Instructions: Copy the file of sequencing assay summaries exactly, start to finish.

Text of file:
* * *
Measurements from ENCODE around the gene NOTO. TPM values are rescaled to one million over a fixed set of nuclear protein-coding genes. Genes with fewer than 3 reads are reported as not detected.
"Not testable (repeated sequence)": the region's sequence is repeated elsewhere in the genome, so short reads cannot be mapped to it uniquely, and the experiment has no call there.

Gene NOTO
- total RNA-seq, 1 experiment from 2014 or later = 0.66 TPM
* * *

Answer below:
Measurements from ENCODE around the gene NOTO. TPM values are rescaled to one million over a fixed set of nuclear protein-coding genes. Genes with fewer than 3 reads are reported as not detected.
"Not testable (repeated sequence)": the region's sequence is repeated elsewhere in the genome, so short reads cannot be mapped to it uniquely, and the experiment has no call there.

Gene NOTO
- total RNA-seq, 1 experiment from 2014 or later = 0.66 TPM